British Growers calls for a ‘new deal’ for horticulture

by Jack Ward

British Growers calls for a ‘new deal’ for horticulture

The chief executive of the British Growers Association, Jack Ward, has outlined four themes for 2015 as part of a ‘new deal’ for the horticultural sector in the year ahead.

Mr Ward, whose organisation represents and promotes the interests of many of the UK’s growers of vegetable, fruit and salad crops, says a greater recognition of the sector’s economic and health benefits, a better deal for growers and an appreciation of the role of science in growing produce, are essential for the long-term success of the sector.

In addition a thawing of relations with Russia would help UK growers access markets which are currently denied to them.

Outlining his hopes for the year ahead, he said his first theme is that greater recognition should be attached to the value and importance of high quality healthy food.

“There is an increasing danger that food will be treated as a commodity to be purchased at the lowest possible price. The industry needs to do its utmost to ensure consumers place as much value on the food they buy and eat as possible,” said Mr Ward.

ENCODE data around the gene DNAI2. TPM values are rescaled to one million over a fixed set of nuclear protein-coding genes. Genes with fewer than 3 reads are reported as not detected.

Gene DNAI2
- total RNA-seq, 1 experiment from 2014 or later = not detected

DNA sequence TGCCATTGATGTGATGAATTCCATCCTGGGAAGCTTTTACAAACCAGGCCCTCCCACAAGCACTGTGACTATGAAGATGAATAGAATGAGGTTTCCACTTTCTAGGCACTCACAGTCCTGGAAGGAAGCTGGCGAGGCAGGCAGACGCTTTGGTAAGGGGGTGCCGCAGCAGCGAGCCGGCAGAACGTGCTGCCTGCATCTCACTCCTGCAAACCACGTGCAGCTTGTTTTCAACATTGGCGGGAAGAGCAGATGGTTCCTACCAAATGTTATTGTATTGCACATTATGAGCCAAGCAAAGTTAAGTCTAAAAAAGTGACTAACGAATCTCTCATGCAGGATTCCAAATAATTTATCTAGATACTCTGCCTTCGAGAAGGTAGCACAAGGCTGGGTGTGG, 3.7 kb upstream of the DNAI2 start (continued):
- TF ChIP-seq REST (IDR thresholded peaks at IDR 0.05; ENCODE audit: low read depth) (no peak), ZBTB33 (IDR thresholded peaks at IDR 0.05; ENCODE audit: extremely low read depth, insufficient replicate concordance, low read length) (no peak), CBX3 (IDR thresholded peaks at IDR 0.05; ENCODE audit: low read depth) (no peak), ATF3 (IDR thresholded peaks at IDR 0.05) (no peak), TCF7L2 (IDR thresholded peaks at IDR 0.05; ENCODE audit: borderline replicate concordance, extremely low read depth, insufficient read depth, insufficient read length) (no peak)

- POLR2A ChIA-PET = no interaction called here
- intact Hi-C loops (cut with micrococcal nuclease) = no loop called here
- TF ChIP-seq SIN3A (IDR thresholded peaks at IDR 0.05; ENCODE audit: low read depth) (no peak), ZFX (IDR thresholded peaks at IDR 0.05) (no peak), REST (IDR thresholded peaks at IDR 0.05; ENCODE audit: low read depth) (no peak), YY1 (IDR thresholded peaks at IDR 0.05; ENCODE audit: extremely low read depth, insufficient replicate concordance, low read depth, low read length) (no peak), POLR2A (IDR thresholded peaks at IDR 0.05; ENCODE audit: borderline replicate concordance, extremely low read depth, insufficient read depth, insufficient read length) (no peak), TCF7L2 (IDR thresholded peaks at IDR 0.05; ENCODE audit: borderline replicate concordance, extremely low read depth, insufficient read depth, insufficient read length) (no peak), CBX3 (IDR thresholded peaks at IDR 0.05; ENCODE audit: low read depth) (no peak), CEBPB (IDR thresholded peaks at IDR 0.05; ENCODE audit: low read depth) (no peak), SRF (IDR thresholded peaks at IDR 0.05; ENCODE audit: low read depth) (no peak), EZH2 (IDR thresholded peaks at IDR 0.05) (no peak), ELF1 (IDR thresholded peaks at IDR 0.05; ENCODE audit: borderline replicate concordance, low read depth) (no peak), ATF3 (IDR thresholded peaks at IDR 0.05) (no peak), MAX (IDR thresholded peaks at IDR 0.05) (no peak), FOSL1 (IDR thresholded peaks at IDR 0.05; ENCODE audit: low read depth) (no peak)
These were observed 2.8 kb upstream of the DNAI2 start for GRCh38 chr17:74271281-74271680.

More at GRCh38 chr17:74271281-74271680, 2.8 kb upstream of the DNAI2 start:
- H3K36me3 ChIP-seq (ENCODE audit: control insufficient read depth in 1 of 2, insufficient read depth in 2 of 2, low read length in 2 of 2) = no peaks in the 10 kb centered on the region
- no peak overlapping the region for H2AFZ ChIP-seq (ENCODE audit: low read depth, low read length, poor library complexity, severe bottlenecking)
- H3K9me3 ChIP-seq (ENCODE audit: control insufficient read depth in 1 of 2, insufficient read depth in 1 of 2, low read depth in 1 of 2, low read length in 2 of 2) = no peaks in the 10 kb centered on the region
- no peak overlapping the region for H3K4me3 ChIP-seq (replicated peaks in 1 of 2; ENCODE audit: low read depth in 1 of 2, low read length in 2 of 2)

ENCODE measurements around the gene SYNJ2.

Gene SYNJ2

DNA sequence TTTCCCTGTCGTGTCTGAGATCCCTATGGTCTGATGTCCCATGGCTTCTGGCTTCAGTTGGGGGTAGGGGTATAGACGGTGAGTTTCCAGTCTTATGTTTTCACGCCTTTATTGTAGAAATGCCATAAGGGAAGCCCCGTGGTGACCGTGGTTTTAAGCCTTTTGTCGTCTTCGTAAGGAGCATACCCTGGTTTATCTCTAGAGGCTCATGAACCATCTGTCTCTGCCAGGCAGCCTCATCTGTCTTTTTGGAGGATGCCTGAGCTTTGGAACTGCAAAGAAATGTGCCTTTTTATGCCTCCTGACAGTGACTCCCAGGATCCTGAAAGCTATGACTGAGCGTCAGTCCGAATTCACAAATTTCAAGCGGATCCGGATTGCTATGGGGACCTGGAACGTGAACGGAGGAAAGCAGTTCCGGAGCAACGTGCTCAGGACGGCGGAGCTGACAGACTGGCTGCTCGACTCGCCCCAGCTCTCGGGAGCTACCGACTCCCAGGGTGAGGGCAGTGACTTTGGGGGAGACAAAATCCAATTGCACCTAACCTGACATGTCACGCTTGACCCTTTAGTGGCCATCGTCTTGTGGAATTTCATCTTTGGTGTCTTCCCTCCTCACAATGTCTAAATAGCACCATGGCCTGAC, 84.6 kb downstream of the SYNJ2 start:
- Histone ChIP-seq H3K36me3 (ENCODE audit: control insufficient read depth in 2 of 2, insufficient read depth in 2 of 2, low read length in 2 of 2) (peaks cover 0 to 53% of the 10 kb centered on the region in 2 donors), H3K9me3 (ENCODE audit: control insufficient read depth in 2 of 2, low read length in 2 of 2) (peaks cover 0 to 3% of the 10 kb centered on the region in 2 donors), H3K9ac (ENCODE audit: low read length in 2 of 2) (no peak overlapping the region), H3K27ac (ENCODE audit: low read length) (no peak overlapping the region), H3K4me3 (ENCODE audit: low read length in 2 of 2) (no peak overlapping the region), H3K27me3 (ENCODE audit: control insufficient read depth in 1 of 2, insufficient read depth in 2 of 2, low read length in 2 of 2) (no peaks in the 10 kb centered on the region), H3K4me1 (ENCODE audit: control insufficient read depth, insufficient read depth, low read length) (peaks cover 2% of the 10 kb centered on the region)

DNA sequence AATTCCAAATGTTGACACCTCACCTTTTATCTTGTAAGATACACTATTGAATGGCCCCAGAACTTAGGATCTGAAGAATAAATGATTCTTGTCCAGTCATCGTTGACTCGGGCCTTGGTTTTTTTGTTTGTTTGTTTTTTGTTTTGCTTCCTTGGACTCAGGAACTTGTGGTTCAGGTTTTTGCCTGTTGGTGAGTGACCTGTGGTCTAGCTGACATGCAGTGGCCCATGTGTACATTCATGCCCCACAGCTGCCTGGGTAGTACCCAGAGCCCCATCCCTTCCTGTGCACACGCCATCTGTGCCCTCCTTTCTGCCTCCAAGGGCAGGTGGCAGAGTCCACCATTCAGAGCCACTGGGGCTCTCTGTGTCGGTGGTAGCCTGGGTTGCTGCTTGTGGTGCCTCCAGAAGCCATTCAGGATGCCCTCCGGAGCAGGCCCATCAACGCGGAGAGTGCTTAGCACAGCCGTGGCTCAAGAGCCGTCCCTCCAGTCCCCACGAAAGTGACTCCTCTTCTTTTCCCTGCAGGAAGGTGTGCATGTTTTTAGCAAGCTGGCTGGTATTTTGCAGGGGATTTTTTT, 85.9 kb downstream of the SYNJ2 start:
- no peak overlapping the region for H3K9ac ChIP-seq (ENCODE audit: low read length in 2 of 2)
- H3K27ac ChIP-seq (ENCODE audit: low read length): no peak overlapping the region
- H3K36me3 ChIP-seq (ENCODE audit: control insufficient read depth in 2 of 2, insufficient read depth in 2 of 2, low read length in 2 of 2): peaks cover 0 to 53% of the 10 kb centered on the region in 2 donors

In his second theme he called for growers to be allowed to retain a larger share of their profits in order to invest in improving the quality and variety of crops available to consumers and also to help the industry further improve its sustainability.

Mr Ward said: “There are plenty of horticultural businesses that turn over large sums of money but operate on wafer thin margins. Consequently some sectors lack the security and confidence required to invest for the future. Much needs to be done over the next 12 months to redress this balance.”

The chief executive’s third theme is an appreciation of the role of science in horticulture. Mr Ward says the industry is progressively losing access to a range of crop protection products due to changes in EU legislation and lobbying by anti-science bodies.

He said: “This is a false economy– all that happens is that UK production is exported to other parts of the world and the UK imports produce previously grown in the UK.

“While crop protection products will always require appropriate regulation and controls, to simply pull the plug is short-sighted and the UK economy suffers both in terms of job losses and investment in research.”

Mr Ward’s final theme for 2015 is the hope that Russia will lift the ban on imports from the EU. While figures from British Growers show that the UK has not suffered as much as some other EU nations (exports to Russia in 2013 were valued at £32 million compared to Lithuania where £740 million of agri-food products were exported over the same period) lifting the ban will allow a return to more normal trading patterns.

Mr Ward concluded: “Our members play a vital role in feeding our nation. With increasing global challenges such as changing climate, political instability and threats to food security it is vital that the value of the sector is recognised and that barriers to its growth and prosperity are removed. Hopefully 2015 will be the year when we make progress on these issues.”